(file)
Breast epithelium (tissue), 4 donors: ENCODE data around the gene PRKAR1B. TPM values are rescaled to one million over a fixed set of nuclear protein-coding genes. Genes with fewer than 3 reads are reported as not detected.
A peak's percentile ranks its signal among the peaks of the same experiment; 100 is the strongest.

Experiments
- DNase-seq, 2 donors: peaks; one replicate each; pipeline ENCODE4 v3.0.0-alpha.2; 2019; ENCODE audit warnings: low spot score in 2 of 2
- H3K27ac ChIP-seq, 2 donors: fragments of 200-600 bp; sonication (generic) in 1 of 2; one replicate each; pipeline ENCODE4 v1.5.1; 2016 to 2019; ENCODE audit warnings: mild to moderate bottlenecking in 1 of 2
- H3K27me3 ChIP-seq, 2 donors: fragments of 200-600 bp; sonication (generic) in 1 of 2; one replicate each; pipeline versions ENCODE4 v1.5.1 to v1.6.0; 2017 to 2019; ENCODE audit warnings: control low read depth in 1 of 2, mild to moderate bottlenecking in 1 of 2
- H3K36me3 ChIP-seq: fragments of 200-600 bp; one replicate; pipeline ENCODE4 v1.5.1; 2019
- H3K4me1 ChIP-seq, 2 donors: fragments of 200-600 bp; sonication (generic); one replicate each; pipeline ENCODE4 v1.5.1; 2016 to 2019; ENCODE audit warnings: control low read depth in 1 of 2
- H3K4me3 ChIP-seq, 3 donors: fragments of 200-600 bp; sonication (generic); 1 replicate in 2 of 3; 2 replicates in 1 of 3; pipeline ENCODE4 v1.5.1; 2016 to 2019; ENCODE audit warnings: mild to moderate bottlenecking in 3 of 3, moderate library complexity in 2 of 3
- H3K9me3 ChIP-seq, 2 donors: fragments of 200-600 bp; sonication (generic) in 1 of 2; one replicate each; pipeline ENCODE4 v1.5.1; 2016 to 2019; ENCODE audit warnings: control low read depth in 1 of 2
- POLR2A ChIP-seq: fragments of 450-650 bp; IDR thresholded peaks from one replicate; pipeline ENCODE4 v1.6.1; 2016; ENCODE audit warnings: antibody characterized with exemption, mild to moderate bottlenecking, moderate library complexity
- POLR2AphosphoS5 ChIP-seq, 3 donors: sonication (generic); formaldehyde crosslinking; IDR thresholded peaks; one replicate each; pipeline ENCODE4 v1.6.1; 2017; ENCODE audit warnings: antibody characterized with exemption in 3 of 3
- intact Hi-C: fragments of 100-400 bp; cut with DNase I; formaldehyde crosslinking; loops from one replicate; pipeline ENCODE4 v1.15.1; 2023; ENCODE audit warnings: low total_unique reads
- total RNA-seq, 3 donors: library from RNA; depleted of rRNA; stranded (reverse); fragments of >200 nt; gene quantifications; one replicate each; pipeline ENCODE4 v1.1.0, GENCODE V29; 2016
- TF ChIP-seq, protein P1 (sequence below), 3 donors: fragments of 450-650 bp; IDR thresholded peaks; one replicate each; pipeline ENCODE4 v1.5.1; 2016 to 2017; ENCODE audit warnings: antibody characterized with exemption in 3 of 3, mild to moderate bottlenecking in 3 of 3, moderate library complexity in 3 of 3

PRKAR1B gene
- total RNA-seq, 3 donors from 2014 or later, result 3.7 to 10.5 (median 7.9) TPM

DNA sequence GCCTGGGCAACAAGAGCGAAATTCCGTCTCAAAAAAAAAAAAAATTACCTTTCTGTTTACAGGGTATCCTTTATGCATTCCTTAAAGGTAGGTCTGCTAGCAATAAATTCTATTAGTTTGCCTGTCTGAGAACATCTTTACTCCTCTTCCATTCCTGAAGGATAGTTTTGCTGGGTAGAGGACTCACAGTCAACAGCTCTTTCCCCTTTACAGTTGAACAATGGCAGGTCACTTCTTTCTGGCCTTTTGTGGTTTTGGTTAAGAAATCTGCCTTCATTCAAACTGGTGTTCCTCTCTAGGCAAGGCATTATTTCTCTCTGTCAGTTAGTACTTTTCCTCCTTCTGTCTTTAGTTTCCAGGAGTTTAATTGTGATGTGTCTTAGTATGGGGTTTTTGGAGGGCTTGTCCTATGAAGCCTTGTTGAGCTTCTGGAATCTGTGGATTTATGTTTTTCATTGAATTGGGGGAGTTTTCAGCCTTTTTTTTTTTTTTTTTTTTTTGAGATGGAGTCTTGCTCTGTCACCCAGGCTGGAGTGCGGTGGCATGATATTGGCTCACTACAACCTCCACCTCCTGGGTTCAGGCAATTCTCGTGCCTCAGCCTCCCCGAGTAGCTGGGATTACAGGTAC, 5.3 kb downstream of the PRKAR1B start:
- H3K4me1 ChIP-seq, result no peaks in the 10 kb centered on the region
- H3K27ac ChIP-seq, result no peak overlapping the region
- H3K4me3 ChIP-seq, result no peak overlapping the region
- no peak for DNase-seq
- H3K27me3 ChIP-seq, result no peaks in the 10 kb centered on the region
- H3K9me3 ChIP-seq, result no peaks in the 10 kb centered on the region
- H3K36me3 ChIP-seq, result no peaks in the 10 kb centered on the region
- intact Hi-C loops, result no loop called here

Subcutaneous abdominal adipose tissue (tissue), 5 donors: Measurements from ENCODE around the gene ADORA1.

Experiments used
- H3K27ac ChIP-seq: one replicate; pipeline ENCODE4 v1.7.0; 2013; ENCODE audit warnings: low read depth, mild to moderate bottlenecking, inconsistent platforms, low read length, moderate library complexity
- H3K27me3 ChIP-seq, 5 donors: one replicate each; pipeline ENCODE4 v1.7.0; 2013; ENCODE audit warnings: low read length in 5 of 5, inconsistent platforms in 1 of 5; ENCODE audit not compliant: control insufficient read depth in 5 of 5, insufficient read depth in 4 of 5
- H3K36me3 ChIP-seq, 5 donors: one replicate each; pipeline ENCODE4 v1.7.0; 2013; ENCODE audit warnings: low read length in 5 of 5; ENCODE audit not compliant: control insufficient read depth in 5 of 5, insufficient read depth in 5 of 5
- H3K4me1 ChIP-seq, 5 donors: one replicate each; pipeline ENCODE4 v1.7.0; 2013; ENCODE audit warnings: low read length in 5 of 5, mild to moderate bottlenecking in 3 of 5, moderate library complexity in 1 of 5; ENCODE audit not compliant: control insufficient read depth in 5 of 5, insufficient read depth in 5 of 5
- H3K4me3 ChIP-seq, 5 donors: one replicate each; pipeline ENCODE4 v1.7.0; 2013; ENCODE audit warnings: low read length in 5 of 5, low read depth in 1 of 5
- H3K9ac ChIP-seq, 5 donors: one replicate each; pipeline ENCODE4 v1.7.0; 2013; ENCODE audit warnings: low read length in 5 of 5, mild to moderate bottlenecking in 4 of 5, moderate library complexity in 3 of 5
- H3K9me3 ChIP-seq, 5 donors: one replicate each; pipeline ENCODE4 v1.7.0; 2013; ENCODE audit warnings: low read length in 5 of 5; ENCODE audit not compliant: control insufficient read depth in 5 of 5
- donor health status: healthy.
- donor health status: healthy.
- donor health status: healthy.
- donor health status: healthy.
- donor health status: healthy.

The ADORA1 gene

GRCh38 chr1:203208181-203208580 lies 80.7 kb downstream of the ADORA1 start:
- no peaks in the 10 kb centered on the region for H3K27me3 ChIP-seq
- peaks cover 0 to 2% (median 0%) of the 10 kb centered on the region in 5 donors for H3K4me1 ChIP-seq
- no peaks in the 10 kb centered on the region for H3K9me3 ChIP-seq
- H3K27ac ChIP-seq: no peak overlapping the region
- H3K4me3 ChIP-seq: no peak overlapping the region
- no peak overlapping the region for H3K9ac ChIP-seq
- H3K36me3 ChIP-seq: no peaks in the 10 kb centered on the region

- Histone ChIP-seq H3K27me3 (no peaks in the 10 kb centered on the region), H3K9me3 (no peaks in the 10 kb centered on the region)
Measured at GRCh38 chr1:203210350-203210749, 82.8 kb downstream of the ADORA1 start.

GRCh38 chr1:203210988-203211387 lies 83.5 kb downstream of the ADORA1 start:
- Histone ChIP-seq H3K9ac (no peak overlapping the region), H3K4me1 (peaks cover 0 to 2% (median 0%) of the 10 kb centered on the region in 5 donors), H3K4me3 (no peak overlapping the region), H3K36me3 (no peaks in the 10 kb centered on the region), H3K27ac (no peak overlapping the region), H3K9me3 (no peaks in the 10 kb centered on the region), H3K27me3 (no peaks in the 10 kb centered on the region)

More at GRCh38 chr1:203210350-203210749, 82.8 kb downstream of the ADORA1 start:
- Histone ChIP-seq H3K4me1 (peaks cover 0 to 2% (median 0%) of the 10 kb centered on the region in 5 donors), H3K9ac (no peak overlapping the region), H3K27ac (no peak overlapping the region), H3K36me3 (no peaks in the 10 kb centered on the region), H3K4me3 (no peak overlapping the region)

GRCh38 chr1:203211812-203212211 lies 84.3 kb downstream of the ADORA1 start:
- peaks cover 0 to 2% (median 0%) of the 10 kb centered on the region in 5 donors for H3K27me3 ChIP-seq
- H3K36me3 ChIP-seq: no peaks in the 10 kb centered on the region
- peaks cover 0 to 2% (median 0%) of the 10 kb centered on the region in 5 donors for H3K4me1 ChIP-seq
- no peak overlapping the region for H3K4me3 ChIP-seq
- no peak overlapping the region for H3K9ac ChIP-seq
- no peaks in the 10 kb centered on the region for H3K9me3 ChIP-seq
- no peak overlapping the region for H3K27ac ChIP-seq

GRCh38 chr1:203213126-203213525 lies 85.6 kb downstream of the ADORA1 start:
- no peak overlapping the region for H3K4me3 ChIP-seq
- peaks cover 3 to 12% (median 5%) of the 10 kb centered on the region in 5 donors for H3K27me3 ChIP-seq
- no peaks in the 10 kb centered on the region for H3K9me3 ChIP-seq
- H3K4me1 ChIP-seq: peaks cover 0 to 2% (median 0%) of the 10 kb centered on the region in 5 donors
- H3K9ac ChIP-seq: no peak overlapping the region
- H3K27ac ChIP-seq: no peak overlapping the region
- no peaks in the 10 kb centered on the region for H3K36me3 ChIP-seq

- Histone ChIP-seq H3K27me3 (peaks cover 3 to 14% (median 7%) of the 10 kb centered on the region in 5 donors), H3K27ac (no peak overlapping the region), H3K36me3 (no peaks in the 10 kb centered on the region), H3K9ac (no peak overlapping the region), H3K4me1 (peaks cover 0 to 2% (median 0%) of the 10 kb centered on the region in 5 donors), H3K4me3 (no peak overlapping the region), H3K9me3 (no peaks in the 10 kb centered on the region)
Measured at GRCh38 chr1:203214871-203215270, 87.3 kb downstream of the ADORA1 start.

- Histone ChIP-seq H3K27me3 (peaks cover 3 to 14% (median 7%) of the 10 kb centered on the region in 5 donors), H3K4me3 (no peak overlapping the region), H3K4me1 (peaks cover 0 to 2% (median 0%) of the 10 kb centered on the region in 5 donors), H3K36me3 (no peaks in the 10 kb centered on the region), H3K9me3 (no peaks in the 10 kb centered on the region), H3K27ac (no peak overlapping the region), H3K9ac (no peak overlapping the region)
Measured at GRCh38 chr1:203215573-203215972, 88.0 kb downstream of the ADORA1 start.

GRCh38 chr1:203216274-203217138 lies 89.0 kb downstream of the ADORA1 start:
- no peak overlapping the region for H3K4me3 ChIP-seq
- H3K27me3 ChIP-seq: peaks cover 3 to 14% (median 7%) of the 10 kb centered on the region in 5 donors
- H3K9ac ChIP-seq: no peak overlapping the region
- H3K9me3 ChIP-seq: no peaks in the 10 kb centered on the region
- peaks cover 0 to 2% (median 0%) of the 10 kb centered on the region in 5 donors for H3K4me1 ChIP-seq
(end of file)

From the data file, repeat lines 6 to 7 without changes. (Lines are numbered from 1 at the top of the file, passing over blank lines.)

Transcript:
- H3K27me3 ChIP-seq, 2 donors: fragments of 200-600 bp; sonication (generic) in 1 of 2; one replicate each; pipeline versions ENCODE4 v1.5.1 to v1.6.0; 2017 to 2019; ENCODE audit warnings: control low read depth in 1 of 2, mild to moderate bottlenecking in 1 of 2
- H3K36me3 ChIP-seq: fragments of 200-600 bp; one replicate; pipeline ENCODE4 v1.5.1; 2019